June 2, 2019
The rhythmic sounds of banjo, mandolin, guitar, bass, and honky-tonk piano are still ringing in our ears. Our “Old Time Religion Music” Sunday joyfully filled the sanctuary and once again reminded us once again of music’s inspiring power.
Music also testifies to the Old Time Faith Paul and Silas seem to understand this in Acts 16. Bound and beaten, shackled behind prison bars with open wounds still bleeding from their beatings, our scripture says: “About midnight while Paul and Silas were praying and singing …” Today, we reclaim that old time faith that sings in the face of darkness, shakes away the shackles that bind us, and saves us from ourselves so we can be used for the surprising, redeeming mission of God. Share with us as we explore more fully this old-time faith for all times.
The music we played this past Sunday for our Old Time Religion Sunday has a fascinating history. The fun, joyful rhythms of this type of Gospel Bluegrass weaves its way through Irish fiddle tunes and Scottish folk music emerging out of tragedy and sadness.
These folk tunes often reflected their land’s stark landscape, the dangers they faced and the troubles they survived. Immigrating as early settlers in this country they adapted their Celtic music to a new American setting. Often in the mountains of Appalachia, these early Scots-Irish pioneers lived in isolated hamlets sharing hard lives. Their music reflected those tough times; yet, increasingly their music took on a new flavor of hope. The addition of the banjo to guitar, fiddle, dulcimer, bass and harmonica added new energy.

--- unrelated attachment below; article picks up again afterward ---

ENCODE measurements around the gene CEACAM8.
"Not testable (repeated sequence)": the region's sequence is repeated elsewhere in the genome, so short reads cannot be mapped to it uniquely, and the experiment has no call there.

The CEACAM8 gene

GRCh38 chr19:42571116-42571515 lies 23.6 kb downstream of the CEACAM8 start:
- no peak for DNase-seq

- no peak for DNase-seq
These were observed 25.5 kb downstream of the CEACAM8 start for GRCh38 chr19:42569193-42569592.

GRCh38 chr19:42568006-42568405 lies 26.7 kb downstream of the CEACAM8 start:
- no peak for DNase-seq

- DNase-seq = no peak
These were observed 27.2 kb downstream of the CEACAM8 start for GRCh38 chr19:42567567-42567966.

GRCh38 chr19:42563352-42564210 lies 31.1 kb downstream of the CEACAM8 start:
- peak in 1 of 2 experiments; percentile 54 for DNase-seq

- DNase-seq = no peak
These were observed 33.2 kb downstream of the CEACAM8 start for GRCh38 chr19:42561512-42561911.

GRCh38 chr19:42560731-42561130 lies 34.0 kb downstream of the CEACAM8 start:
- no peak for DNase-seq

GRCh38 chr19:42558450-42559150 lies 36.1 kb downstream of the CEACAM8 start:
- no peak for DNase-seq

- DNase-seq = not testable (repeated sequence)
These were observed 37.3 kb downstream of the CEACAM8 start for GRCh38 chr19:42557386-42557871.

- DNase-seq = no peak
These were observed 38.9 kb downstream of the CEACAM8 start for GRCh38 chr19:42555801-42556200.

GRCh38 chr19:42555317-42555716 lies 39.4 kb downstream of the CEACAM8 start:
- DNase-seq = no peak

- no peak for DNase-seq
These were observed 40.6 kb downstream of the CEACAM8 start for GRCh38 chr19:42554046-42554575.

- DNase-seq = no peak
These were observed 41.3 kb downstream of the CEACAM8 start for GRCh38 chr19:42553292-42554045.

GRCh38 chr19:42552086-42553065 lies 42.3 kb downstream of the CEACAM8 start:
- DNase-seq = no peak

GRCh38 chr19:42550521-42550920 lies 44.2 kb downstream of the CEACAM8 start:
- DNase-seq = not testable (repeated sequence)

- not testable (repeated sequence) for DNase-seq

Probably adapted from instruments African slaves, the this precursor to the banjo was used to accompany traditional African songs. Gradually, a creative cross-pollination of styles and rhythms began to emerge as an iconic American invention.
With the help of the Monroe brothers in the 1930s and others like Hank Williams in 1948 with “I Saw the Light,” a new genre of joyful, hopeful Gospel music grew into the hearts and experiences of the American South. We are thankful to share in our annual “Old Time Religion Sunday.” In doing so, we pay tribute to those many who have gone before us, these ordinary, hardworking folks struggling in mountains and mills, hamlets and fields all across the south. And out of their hardships, they developed an extraordinary musical tradition that testifies to this Old Time Faith for All Times. Hank Williams says it all in his 1948 classic:
“I wandered so aimless, lost in my sin.
I wouldn’t let me dear Savior in.
Then Jesus came, like a stranger in the night.
Praise the Lord, I saw the Light!”
Praise the Lord indeed! And may each of you have a beautiful and joyful week.